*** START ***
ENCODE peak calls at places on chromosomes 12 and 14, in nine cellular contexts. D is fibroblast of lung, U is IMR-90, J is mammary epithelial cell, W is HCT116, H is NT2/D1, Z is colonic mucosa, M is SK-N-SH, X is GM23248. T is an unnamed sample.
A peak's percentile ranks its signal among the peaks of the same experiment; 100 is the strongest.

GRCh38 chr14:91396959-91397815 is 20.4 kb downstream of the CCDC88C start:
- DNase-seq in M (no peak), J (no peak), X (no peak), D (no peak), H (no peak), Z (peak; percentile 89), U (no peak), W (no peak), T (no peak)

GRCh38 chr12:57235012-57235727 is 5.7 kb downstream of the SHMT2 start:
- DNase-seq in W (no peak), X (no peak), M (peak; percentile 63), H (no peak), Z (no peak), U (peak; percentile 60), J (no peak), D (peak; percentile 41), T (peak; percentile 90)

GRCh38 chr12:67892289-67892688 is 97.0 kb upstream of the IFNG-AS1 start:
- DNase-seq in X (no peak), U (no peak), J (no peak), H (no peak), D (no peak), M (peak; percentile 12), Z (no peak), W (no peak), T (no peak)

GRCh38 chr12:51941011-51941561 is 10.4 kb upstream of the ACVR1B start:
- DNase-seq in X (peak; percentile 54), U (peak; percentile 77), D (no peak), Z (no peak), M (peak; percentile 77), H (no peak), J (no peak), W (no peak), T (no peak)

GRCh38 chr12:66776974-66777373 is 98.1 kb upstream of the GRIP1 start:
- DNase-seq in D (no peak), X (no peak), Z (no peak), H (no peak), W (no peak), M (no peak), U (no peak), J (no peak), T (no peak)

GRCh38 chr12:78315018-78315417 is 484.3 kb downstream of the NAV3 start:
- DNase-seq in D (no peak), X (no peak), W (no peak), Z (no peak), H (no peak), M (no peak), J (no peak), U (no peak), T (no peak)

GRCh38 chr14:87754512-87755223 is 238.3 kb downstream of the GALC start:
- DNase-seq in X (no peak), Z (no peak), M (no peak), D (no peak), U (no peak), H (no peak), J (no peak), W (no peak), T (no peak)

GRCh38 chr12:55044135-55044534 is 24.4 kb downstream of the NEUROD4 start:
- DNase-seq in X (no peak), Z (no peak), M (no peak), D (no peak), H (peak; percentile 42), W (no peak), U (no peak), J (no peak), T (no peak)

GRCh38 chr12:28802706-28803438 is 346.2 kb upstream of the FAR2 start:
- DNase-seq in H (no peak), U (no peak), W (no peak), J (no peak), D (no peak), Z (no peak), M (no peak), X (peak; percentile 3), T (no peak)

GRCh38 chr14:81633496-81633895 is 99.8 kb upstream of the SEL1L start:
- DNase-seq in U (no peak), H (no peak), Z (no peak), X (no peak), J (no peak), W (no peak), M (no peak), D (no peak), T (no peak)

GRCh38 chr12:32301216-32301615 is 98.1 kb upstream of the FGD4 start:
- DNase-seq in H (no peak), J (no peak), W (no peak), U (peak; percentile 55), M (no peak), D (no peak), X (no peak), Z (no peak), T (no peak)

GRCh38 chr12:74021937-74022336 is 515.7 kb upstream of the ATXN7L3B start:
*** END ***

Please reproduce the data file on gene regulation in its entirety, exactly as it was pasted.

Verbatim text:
ENCODE peak calls at places on chromosomes 12 and 14, in nine cellular contexts. D is fibroblast of lung, U is IMR-90, J is mammary epithelial cell, W is HCT116, H is NT2/D1, Z is colonic mucosa, M is SK-N-SH, X is GM23248. T is an unnamed sample.
A peak's percentile ranks its signal among the peaks of the same experiment; 100 is the strongest.

GRCh38 chr14:91396959-91397815 is 20.4 kb downstream of the CCDC88C start:
- DNase-seq in M (no peak), J (no peak), X (no peak), D (no peak), H (no peak), Z (peak; percentile 89), U (no peak), W (no peak), T (no peak)

GRCh38 chr12:57235012-57235727 is 5.7 kb downstream of the SHMT2 start:
- DNase-seq in W (no peak), X (no peak), M (peak; percentile 63), H (no peak), Z (no peak), U (peak; percentile 60), J (no peak), D (peak; percentile 41), T (peak; percentile 90)

GRCh38 chr12:67892289-67892688 is 97.0 kb upstream of the IFNG-AS1 start:
- DNase-seq in X (no peak), U (no peak), J (no peak), H (no peak), D (no peak), M (peak; percentile 12), Z (no peak), W (no peak), T (no peak)

GRCh38 chr12:51941011-51941561 is 10.4 kb upstream of the ACVR1B start:
- DNase-seq in X (peak; percentile 54), U (peak; percentile 77), D (no peak), Z (no peak), M (peak; percentile 77), H (no peak), J (no peak), W (no peak), T (no peak)

GRCh38 chr12:66776974-66777373 is 98.1 kb upstream of the GRIP1 start:
- DNase-seq in D (no peak), X (no peak), Z (no peak), H (no peak), W (no peak), M (no peak), U (no peak), J (no peak), T (no peak)

GRCh38 chr12:78315018-78315417 is 484.3 kb downstream of the NAV3 start:
- DNase-seq in D (no peak), X (no peak), W (no peak), Z (no peak), H (no peak), M (no peak), J (no peak), U (no peak), T (no peak)

GRCh38 chr14:87754512-87755223 is 238.3 kb downstream of the GALC start:
- DNase-seq in X (no peak), Z (no peak), M (no peak), D (no peak), U (no peak), H (no peak), J (no peak), W (no peak), T (no peak)

GRCh38 chr12:55044135-55044534 is 24.4 kb downstream of the NEUROD4 start:
- DNase-seq in X (no peak), Z (no peak), M (no peak), D (no peak), H (peak; percentile 42), W (no peak), U (no peak), J (no peak), T (no peak)

GRCh38 chr12:28802706-28803438 is 346.2 kb upstream of the FAR2 start:
- DNase-seq in H (no peak), U (no peak), W (no peak), J (no peak), D (no peak), Z (no peak), M (no peak), X (peak; percentile 3), T (no peak)

GRCh38 chr14:81633496-81633895 is 99.8 kb upstream of the SEL1L start:
- DNase-seq in U (no peak), H (no peak), Z (no peak), X (no peak), J (no peak), W (no peak), M (no peak), D (no peak), T (no peak)

GRCh38 chr12:32301216-32301615 is 98.1 kb upstream of the FGD4 start:
- DNase-seq in H (no peak), J (no peak), W (no peak), U (peak; percentile 55), M (no peak), D (no peak), X (no peak), Z (no peak), T (no peak)

GRCh38 chr12:74021937-74022336 is 515.7 kb upstream of the ATXN7L3B start: